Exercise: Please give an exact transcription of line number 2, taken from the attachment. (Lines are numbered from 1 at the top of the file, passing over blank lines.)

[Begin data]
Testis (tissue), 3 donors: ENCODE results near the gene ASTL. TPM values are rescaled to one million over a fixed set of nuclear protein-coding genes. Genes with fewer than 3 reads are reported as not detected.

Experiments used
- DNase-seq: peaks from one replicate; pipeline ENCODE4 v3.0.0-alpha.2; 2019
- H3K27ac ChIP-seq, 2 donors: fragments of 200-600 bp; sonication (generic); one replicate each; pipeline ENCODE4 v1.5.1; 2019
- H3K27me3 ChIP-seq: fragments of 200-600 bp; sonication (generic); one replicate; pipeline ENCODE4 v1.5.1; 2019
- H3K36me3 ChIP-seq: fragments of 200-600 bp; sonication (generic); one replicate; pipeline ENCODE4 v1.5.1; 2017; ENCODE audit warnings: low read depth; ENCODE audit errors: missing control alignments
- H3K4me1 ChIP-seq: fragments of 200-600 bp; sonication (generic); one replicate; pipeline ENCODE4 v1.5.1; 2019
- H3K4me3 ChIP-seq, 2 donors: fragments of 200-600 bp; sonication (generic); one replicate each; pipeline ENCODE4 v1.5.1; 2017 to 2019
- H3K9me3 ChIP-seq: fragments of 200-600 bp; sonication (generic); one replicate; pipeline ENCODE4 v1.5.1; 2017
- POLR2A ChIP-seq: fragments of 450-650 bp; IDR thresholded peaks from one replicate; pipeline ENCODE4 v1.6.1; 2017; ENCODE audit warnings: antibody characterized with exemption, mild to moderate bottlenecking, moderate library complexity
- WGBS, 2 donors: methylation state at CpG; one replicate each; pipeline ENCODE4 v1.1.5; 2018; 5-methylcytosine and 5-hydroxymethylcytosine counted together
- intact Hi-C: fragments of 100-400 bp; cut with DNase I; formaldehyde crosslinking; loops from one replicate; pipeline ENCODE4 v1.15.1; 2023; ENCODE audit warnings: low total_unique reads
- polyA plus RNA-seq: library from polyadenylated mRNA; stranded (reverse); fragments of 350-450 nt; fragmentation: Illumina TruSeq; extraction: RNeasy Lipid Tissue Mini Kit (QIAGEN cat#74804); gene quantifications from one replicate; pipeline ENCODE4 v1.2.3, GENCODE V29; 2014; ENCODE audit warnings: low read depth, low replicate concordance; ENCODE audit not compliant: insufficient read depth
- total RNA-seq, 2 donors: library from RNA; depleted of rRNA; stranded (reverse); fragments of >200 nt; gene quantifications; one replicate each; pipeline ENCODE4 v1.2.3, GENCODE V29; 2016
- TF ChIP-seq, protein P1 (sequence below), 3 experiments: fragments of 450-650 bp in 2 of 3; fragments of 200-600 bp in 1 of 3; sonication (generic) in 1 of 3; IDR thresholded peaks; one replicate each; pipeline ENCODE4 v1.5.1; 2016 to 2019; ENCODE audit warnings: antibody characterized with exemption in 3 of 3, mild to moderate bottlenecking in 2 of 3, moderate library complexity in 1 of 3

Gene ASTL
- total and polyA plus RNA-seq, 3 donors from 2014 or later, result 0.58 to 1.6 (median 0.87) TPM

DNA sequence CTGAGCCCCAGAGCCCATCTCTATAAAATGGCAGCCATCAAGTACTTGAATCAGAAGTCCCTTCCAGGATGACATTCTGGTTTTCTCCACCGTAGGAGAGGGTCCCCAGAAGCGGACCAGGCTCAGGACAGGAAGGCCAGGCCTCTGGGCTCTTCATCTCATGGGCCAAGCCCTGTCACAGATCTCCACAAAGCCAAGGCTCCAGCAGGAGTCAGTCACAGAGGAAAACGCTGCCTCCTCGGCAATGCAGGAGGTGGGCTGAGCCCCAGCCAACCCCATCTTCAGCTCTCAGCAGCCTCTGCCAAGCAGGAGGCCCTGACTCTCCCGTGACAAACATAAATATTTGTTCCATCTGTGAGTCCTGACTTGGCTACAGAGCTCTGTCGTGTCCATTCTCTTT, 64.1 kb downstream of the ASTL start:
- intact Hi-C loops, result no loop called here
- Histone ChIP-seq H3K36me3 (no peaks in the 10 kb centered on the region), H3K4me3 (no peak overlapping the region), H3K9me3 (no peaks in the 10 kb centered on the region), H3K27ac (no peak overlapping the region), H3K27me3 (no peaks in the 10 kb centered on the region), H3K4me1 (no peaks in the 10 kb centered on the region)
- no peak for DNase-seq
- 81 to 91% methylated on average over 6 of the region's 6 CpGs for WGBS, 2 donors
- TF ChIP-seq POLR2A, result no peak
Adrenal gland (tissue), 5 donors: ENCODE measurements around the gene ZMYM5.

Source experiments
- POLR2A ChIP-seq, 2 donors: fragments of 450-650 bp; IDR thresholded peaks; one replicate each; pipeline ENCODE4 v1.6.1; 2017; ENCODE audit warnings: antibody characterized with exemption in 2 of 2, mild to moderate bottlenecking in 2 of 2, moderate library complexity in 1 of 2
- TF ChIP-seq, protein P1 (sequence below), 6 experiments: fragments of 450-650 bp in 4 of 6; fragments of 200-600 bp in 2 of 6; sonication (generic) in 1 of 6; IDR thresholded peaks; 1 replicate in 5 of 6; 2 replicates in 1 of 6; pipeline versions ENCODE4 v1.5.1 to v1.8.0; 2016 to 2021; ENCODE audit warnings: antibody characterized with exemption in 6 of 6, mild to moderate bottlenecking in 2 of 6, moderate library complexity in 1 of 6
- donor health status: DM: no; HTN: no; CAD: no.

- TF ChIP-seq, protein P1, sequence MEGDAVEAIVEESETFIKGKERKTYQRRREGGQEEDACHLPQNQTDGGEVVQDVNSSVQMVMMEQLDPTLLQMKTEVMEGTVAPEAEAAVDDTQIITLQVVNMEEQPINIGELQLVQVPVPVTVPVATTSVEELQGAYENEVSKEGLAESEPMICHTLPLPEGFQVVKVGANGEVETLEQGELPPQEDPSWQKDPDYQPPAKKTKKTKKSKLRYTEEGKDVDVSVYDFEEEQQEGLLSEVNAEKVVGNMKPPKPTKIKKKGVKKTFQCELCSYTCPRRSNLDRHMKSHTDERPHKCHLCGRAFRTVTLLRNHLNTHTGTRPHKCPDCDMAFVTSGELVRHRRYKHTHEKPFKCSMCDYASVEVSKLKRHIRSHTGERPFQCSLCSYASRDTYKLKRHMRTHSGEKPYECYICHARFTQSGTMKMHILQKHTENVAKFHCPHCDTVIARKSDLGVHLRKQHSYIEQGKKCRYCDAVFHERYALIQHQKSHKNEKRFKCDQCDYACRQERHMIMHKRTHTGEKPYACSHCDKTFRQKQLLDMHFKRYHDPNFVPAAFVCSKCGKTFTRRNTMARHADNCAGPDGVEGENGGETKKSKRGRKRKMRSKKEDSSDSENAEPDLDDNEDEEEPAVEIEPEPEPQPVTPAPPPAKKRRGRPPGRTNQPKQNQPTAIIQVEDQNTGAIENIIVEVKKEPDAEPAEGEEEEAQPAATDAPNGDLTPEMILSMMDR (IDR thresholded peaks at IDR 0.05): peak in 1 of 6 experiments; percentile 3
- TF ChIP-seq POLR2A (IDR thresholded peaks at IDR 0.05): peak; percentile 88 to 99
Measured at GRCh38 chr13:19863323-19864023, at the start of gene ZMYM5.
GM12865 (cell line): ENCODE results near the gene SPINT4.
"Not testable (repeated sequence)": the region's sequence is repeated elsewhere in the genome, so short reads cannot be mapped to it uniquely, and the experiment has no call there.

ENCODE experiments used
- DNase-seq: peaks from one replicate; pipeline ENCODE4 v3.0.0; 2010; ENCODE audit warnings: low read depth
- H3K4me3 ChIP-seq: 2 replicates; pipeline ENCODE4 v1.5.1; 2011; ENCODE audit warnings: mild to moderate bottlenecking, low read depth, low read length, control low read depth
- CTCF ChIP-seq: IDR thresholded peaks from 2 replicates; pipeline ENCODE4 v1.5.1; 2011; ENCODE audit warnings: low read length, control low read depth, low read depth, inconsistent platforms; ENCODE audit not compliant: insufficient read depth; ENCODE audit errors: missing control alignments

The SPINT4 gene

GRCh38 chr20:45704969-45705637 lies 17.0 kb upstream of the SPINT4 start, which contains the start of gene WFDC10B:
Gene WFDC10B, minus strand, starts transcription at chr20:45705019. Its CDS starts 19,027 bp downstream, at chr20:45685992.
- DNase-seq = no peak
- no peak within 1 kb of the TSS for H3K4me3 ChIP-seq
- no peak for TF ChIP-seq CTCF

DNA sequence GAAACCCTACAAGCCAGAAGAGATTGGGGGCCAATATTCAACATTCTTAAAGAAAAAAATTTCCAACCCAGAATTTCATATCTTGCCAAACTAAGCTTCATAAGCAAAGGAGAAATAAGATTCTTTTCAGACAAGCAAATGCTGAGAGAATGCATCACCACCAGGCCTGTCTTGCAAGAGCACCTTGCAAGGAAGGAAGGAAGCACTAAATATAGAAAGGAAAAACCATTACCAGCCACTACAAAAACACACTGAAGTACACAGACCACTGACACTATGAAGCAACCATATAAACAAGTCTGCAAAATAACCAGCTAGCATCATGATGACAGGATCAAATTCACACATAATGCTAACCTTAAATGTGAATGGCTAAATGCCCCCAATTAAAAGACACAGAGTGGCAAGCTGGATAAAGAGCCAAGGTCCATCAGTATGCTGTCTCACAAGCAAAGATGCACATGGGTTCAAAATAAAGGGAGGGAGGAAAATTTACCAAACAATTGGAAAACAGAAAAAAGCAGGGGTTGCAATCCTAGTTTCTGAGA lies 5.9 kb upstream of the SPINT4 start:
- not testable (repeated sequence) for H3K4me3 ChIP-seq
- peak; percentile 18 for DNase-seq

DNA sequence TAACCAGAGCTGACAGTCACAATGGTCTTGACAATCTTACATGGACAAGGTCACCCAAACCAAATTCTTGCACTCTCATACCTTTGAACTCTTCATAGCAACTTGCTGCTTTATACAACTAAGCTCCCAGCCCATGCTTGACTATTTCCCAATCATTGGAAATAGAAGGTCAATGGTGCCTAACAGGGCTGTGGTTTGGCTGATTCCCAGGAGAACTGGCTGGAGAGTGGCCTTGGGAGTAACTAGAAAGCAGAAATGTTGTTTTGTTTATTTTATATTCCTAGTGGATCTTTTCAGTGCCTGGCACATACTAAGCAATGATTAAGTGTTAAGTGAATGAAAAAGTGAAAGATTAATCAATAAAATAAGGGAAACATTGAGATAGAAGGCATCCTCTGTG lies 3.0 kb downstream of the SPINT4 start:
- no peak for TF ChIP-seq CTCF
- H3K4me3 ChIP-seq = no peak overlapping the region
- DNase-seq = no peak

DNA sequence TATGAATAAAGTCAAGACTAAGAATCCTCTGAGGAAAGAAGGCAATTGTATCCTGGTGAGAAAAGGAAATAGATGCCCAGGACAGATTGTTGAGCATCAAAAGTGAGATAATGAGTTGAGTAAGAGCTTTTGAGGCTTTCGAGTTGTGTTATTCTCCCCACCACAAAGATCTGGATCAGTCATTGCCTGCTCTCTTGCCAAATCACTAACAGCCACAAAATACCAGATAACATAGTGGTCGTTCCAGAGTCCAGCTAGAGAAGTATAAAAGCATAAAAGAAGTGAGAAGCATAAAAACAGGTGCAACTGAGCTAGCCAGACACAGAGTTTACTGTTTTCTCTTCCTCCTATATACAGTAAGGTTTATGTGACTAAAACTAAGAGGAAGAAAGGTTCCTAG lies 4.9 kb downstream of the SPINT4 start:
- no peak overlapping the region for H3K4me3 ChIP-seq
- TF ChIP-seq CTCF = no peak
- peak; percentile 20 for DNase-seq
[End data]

Experiments used